Bloomers were baggy underpants for women, usually made of cotton, which gathered at the waist and below at the knees. Because they were worn under long, slightly loose A-line skirts and dresses, the leggings also could hang on the legs in an ungathered fashion, falling halfway between the knees and the ankles. They were worn by women during the early decades of the twentieth century but went out of style when skirt lengths became shorter at the end of the 1910s.
The term bloomer is derived from a nineteenth-century garment worn by American women's rights activist Amelia Jenks Bloomer (1818–1894). Bloomer wanted women to wear clothing that promoted freedom of movement, so she appeared in public in knee-length, loose-fitting pants. During her lifetime, most people made fun of Bloomer's progressive fashion statement. When bloomers were introduced to mainstream women as a form of comfortable undergarment in the late 1800s, the reception at first was controversial. Many men and women viewed the underwear as unnatural to a woman's form, as it had separate leg coverings. These critics preferred that women wear only layers of petticoats around their bodies.
Eventually, women were attracted to the comfort and warmth of bloomers. As women became more active in sports, and as they ventured from the home into the workforce, they also were drawn to the practicality of bloomers. As skirts became less full and flowed more in tune with the natural shape of a woman, items such as bloomers served as modest undergarments that moved along with the curves of the lower body. By the early 1900s bloomers had become common undergarments for women.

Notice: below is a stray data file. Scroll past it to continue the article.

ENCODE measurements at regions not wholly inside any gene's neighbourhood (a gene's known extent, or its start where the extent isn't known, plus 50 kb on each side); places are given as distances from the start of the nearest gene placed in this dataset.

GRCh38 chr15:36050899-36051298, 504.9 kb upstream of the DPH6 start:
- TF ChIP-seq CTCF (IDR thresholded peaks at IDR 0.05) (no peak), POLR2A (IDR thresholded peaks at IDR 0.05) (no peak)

At this time bloomers also were worn as outer garments by outgoing, sporting women. They were mass manufactured in durable heavy cotton for schoolgirls to wear while playing sports in school gymnasiums. Outerwear bloomers particularly were scoffed at when worn by women who were enjoying the controversial new sport of bicycling. At that time the idea of a woman wearing a split-legged pants-type garment in public was considered by many to be indecent.
Bloomers were made of various fabrics. Working women and schoolgirls wore lightweight cotton bloomers in warm weather and heavier flannel bloomers in the cold. Bloomers for the wealthier classes were made of white or pastel silk; some were hand-laced or embroidered. In the days before rubberized fabrics such as elastic, the gatherings at the waist and knees were accomplished by tying ribbons or fastening buttons to the garment. The knee borders of bloomers were often given decorative trim such as lace or crocheted fabric through which colorful ribbons ran. To make using the bathroom easier some styles of bloomers were split at the crotch, while others had back seat flaps that were fastened to the main garment with buttons.
Along with bloomers, women wore several other undergarments during this period. On their upper bodies they wore chemises, loose-fitting undershirts of soft cotton or silk. Atop the bloomers and chemise came the corset, which covered the breasts down to the hips. By 1908 cumbersome corsets were being replaced by less restrictive brassieres that supported only the breasts.
FOR MORE INFORMATION
Cunnington, C. Willett, and Phyllis Cunnington. The History of Underclothes. New York: Gordon Press, 1979.
[See also Volume 3, Seventeenth Century: Petticoats ; Volume 3, Eighteenth Century: Corsets ; Volume 4, 1900–18: Brassiere ]